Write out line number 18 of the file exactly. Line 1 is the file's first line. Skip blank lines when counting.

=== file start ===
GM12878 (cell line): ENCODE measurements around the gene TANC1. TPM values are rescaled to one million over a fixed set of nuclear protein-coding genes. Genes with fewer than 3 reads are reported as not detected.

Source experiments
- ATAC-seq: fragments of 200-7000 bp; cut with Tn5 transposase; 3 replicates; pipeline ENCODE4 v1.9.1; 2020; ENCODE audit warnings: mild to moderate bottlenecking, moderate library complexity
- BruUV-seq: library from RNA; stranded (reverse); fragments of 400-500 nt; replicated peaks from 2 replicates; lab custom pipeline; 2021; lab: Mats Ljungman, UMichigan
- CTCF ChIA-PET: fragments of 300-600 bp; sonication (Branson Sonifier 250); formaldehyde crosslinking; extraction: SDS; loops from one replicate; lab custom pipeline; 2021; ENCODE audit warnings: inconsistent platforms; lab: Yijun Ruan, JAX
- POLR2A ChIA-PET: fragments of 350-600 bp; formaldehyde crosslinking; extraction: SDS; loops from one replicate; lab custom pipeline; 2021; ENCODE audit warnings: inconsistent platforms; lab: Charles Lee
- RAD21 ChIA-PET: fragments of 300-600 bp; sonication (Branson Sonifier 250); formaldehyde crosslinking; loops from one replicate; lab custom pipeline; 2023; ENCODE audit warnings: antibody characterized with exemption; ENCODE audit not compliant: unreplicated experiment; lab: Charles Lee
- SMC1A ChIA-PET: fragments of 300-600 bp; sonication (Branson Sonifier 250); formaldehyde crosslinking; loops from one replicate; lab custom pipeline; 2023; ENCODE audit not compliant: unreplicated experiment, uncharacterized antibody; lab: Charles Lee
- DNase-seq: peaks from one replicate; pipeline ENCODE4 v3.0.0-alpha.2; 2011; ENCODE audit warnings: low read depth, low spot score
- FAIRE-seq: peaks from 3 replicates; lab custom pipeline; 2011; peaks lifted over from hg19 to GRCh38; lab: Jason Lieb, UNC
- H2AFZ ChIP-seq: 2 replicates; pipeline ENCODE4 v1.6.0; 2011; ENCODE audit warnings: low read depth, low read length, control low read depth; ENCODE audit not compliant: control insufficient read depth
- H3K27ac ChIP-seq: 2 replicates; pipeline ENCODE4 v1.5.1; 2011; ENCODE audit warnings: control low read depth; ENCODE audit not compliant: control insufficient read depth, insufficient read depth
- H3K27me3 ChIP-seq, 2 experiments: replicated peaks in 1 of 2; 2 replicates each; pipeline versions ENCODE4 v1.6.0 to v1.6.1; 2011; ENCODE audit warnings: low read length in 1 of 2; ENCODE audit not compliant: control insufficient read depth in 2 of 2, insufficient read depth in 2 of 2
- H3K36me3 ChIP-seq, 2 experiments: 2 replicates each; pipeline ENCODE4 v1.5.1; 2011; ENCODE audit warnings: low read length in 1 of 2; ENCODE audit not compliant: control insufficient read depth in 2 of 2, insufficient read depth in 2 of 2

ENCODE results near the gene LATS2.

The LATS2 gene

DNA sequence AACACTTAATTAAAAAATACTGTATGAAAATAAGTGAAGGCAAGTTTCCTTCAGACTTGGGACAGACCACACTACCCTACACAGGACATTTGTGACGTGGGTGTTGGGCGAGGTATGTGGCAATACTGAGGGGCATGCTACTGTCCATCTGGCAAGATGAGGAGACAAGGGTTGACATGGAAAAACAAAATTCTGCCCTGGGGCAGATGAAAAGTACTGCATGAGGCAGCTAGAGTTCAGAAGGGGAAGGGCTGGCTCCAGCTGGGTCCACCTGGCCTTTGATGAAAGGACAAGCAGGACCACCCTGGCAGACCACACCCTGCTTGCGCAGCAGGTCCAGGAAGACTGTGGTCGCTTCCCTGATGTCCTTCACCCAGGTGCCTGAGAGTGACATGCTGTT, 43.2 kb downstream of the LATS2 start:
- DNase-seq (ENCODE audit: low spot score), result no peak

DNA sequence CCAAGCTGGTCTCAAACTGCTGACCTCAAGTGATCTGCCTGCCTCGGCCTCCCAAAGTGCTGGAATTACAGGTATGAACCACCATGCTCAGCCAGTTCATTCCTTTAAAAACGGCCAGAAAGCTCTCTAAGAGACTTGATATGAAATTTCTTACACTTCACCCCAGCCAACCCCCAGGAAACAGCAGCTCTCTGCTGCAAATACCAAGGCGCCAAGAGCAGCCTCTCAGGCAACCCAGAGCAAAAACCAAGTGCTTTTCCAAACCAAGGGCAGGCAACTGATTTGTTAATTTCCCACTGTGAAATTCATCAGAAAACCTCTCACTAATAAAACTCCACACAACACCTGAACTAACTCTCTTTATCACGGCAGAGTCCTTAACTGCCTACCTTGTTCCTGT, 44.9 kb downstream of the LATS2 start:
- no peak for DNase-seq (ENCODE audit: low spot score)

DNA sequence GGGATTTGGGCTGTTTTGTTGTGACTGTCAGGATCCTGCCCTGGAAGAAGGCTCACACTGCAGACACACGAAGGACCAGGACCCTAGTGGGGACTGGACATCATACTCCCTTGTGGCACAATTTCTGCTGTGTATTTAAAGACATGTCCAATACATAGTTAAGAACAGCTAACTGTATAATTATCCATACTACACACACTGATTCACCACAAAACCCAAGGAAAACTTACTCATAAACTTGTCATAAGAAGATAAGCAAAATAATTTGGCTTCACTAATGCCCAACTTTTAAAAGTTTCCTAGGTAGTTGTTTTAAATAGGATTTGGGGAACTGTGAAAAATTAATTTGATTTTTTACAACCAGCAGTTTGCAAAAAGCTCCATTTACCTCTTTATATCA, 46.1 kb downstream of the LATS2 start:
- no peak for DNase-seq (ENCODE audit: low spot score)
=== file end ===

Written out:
- DNase-seq (ENCODE audit: low spot score), result no peak